Regulski, although not always a leader in sound meditation, has always had a passion for music.
As a graduate of Hartwick College in Oneonta, N.Y., with a B.A. in musical composition, he was first introduced to Indian music, sitar, mainly, and yoga, during his junior year after meeting one of the college's guests lecturers, Roop Verma, a world-renowned sitar master and yogi, who consequently encouraged Regulski to explore a deeper connection between sound, music, and meditation.
Following his undergraduate education, Regulski completed a master's program in musical composition at The State University of New York at Binghamton, and then obtained a doctorate in the same field from the University of Maryland last spring.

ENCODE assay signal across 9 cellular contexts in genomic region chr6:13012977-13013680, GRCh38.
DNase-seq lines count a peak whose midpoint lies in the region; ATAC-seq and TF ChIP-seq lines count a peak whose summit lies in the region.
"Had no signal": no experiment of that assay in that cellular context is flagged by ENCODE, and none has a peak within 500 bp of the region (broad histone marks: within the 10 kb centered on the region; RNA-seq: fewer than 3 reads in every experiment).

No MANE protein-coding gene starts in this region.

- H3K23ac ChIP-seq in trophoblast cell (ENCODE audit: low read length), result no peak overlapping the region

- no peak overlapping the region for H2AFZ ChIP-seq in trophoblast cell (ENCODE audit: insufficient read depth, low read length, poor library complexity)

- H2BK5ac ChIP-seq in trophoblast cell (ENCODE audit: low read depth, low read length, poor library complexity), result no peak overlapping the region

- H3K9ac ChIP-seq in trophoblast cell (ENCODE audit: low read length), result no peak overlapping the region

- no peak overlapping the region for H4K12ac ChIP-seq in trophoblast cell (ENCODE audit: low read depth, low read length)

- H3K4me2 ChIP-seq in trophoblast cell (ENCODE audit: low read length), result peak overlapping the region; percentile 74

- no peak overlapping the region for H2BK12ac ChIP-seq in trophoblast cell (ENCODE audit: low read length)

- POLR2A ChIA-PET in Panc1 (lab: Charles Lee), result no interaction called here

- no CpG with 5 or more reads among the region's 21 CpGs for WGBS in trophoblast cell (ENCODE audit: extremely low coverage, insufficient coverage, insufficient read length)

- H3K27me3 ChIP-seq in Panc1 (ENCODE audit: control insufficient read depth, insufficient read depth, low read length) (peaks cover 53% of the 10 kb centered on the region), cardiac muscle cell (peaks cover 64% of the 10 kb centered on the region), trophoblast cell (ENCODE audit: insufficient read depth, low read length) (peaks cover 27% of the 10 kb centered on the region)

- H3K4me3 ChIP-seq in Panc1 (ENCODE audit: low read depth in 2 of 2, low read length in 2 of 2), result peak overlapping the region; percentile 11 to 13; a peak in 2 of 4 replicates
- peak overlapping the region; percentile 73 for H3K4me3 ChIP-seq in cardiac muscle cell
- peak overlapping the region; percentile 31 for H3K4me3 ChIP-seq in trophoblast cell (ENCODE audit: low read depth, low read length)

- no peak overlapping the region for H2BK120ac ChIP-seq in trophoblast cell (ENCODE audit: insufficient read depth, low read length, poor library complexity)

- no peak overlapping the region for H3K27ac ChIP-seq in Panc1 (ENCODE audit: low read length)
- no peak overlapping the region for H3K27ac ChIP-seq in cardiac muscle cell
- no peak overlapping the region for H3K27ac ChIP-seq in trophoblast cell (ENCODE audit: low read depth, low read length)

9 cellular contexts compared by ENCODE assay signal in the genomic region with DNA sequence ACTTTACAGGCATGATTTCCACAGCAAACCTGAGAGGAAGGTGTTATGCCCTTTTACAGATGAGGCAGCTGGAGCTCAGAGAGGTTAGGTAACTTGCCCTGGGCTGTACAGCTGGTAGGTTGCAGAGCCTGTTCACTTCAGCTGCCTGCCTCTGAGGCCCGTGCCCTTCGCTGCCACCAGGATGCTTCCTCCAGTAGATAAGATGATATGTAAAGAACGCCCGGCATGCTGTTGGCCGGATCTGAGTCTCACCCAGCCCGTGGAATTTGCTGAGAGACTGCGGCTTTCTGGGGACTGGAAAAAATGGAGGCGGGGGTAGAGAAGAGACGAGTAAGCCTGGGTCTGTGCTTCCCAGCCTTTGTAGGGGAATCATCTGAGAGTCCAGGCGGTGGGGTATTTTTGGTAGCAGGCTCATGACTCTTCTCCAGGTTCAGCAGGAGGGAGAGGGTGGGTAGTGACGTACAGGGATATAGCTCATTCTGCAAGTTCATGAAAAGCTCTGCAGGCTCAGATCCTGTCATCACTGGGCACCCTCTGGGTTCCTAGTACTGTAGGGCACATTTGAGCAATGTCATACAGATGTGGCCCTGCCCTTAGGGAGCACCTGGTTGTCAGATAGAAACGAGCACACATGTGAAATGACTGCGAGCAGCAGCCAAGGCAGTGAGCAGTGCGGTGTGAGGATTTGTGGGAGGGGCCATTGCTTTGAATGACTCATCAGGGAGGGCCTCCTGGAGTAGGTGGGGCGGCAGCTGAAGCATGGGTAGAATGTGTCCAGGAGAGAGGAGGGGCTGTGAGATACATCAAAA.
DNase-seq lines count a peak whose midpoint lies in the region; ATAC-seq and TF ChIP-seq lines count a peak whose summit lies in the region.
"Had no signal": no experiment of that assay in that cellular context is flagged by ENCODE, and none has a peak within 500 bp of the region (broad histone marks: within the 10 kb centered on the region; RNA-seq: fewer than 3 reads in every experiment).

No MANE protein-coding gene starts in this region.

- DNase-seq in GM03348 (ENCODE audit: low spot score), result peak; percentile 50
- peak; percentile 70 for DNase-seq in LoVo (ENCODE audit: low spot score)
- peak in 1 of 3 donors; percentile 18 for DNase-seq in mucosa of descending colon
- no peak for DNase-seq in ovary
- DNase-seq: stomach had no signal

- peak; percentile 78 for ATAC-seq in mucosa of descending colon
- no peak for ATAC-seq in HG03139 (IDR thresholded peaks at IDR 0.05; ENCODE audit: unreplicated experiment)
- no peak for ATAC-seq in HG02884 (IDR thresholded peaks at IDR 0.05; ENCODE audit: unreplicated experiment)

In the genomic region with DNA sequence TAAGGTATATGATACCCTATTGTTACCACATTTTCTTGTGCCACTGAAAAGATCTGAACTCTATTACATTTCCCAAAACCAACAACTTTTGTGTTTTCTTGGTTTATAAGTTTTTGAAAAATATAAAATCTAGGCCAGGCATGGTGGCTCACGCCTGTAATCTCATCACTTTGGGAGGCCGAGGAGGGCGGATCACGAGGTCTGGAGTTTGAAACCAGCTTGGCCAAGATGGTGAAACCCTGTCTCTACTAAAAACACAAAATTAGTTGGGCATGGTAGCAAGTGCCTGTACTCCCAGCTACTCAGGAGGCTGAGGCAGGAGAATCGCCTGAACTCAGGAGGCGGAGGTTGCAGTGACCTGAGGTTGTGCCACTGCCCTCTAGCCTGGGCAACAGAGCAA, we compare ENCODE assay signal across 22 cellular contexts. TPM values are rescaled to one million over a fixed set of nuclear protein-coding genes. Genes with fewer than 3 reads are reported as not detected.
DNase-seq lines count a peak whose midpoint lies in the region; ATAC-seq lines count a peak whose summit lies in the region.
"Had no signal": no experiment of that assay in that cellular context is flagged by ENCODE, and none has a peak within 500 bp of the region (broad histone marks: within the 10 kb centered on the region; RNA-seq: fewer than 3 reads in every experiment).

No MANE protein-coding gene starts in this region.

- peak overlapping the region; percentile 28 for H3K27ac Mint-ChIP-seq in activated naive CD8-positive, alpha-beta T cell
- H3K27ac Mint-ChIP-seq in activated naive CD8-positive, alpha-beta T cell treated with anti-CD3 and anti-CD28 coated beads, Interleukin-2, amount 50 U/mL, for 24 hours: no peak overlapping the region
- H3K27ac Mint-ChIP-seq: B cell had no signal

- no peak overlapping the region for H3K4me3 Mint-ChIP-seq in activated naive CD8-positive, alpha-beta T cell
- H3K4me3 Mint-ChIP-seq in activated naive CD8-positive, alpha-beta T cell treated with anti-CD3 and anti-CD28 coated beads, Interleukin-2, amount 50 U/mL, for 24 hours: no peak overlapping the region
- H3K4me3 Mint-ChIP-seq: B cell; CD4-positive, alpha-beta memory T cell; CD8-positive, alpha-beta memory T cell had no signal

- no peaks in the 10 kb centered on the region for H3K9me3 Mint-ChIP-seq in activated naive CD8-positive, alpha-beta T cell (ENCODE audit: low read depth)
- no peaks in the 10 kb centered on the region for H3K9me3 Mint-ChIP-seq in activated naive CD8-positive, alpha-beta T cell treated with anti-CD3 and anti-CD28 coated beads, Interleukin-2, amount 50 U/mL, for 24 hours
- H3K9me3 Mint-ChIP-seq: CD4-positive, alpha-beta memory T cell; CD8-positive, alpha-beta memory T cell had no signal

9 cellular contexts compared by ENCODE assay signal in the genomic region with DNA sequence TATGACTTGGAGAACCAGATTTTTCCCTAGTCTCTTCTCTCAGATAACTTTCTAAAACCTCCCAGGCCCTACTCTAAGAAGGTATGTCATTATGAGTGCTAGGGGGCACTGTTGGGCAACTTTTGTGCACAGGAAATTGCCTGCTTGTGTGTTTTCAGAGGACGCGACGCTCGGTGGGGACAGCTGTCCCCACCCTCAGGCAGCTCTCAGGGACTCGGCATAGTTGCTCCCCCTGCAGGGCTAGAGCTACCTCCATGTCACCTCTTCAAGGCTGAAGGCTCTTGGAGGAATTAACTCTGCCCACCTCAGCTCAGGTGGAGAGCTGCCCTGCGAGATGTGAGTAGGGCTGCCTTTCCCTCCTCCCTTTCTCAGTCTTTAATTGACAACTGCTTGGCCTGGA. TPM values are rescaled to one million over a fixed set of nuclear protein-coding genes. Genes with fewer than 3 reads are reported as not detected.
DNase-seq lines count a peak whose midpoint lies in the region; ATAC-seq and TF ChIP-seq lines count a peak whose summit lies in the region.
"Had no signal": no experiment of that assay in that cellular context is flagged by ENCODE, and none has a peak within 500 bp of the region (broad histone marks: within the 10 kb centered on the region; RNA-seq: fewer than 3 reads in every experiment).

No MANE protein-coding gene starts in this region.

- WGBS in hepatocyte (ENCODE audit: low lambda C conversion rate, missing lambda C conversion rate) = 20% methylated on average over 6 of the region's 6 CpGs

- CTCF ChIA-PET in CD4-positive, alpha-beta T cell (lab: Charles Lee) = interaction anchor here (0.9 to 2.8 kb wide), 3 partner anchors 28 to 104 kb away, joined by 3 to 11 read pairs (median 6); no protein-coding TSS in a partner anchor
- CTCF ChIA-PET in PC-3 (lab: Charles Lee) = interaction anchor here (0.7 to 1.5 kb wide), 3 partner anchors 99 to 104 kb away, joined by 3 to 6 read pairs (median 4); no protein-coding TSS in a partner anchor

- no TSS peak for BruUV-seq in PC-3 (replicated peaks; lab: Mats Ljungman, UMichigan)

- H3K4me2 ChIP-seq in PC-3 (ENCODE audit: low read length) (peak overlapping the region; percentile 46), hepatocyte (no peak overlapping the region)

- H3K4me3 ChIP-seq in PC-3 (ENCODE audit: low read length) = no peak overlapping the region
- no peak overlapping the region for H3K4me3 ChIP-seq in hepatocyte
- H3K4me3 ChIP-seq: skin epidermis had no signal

Regulski is still in contact with Verma, who, he noted, really served as his inspiration to pursue his present line of work as a leader of sound meditation.
Regulski first began playing music for yoga classes in March of 2011 when he was invited to accompany a yoga teacher training class at Frog Lotus Yoga Studio in North Adams, Mass.
Following this experience, he played sitar during various classes in yoga studios throughout Northeastern New York.
After moving to the Bennington area two years ago, Regulski made connections with the proprietors of local yoga studios and has been leading meditations and playing for classes ever since.
Although he continues to enjoy musical composition and performance, Regulski said that he has found his chosen path to be equally, if not more rewarding.
"Writing and making music is a great thing and I'm still very active in both, but when I do this (sound meditation), it's unlike anything else," he said. "It fills me up with inspiration to continue learning and growing as a musician and a teacher, and I've always wanted to help people on some level. It's the most rewarding thing I've ever done."